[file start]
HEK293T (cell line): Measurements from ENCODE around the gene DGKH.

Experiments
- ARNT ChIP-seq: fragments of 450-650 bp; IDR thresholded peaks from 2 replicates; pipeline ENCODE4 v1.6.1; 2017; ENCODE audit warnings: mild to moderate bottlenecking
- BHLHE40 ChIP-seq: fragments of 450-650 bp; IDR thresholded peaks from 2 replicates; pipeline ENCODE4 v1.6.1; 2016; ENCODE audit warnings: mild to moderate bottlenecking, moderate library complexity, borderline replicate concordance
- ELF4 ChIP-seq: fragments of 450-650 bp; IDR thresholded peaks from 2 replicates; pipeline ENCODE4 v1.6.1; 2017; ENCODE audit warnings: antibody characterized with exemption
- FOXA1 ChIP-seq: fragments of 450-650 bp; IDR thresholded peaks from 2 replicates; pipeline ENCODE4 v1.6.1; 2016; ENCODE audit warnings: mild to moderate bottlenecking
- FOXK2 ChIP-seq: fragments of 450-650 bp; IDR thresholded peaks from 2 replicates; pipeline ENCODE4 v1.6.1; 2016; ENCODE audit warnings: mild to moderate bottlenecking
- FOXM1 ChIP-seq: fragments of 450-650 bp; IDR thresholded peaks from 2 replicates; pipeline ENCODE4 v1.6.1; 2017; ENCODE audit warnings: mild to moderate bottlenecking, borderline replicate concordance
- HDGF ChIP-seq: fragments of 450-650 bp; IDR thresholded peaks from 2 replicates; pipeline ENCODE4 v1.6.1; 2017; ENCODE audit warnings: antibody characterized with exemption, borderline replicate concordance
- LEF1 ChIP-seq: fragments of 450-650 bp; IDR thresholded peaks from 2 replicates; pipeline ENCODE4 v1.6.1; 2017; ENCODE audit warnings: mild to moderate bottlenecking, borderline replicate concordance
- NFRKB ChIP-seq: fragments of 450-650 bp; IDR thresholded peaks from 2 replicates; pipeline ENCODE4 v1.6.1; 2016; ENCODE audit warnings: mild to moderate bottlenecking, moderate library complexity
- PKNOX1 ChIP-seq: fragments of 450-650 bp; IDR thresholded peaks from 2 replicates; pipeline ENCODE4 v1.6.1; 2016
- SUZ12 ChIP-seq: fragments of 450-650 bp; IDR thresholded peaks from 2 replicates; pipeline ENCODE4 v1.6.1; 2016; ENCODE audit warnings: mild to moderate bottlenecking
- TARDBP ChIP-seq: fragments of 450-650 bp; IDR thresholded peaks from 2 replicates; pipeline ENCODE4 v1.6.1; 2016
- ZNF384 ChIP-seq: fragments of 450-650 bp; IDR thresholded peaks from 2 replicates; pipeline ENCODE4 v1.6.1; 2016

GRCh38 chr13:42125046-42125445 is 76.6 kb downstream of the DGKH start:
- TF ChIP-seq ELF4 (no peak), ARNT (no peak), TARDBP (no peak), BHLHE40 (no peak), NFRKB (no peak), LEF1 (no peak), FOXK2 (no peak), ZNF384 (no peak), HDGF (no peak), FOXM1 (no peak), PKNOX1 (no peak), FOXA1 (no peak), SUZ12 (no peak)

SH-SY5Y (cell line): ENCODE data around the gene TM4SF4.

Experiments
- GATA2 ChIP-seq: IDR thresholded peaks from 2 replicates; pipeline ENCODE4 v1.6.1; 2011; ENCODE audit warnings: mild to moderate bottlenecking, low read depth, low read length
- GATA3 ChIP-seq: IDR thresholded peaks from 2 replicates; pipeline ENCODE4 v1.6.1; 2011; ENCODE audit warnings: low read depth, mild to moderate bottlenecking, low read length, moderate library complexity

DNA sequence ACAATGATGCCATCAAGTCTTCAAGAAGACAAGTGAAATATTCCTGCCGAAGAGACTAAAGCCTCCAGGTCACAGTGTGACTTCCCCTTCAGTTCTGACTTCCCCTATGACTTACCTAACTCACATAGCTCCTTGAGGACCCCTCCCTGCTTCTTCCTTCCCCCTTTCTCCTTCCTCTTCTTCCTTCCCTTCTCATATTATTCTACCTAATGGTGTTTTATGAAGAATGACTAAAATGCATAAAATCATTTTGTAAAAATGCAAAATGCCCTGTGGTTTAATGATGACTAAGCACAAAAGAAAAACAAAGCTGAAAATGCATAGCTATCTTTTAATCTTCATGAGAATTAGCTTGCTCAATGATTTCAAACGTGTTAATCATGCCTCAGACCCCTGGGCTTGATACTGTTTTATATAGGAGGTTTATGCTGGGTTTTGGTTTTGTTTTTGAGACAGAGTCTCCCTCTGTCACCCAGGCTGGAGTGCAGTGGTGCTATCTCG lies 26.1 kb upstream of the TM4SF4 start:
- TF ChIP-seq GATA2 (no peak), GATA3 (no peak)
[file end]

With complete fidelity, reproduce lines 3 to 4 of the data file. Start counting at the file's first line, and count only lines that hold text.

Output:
- ARNT ChIP-seq: fragments of 450-650 bp; IDR thresholded peaks from 2 replicates; pipeline ENCODE4 v1.6.1; 2017; ENCODE audit warnings: mild to moderate bottlenecking
- BHLHE40 ChIP-seq: fragments of 450-650 bp; IDR thresholded peaks from 2 replicates; pipeline ENCODE4 v1.6.1; 2016; ENCODE audit warnings: mild to moderate bottlenecking, moderate library complexity, borderline replicate concordance